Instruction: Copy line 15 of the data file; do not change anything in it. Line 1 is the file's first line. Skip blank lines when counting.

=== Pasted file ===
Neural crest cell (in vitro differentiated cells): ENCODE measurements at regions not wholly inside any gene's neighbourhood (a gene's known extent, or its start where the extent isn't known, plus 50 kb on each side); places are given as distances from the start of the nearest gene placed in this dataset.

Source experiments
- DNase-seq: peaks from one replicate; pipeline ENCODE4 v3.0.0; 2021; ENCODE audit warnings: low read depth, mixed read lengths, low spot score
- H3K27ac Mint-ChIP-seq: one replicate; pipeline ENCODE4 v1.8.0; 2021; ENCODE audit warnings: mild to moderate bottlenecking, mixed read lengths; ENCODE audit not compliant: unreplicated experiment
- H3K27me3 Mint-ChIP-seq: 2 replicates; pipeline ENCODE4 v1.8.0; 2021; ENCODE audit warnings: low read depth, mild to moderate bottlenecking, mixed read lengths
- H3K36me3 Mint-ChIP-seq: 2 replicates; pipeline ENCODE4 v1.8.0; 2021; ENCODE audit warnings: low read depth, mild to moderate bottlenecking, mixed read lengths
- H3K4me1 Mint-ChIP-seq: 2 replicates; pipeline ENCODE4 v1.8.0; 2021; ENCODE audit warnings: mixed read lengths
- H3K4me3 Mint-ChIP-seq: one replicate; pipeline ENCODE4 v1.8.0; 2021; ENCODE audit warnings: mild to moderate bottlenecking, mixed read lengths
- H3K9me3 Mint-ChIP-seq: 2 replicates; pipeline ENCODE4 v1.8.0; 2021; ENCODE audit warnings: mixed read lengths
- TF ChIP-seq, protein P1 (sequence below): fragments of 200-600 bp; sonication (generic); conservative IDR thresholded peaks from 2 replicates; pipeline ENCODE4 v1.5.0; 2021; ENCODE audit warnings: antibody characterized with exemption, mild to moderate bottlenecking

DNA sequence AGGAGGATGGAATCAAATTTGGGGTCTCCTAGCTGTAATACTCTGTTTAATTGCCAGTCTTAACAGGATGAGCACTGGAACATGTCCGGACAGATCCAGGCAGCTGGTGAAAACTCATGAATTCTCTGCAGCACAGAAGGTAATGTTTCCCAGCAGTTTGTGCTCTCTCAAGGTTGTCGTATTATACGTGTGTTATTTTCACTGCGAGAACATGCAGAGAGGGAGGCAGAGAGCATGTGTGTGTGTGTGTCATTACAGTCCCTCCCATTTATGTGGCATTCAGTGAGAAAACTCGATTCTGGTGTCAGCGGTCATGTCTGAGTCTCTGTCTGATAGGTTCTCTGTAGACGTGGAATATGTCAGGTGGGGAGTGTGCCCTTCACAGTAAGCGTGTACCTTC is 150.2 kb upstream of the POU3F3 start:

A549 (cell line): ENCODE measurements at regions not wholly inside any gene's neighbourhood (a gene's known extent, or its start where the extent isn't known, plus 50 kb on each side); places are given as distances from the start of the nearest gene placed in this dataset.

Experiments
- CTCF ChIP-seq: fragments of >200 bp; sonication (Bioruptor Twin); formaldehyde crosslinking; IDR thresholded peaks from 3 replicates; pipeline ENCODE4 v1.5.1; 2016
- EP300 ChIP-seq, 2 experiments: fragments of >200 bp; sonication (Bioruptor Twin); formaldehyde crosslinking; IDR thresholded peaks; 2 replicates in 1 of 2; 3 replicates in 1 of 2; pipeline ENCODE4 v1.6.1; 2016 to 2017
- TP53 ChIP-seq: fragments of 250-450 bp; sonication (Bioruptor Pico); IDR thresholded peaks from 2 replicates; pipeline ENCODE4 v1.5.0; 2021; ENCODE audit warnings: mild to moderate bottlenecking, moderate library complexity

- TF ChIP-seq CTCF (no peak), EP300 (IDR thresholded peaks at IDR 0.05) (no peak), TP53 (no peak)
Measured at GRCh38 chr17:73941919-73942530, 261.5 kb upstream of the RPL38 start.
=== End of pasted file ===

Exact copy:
- EP300 ChIP-seq, 2 experiments: fragments of >200 bp; sonication (Bioruptor Twin); formaldehyde crosslinking; IDR thresholded peaks; 2 replicates in 1 of 2; 3 replicates in 1 of 2; pipeline ENCODE4 v1.6.1; 2016 to 2017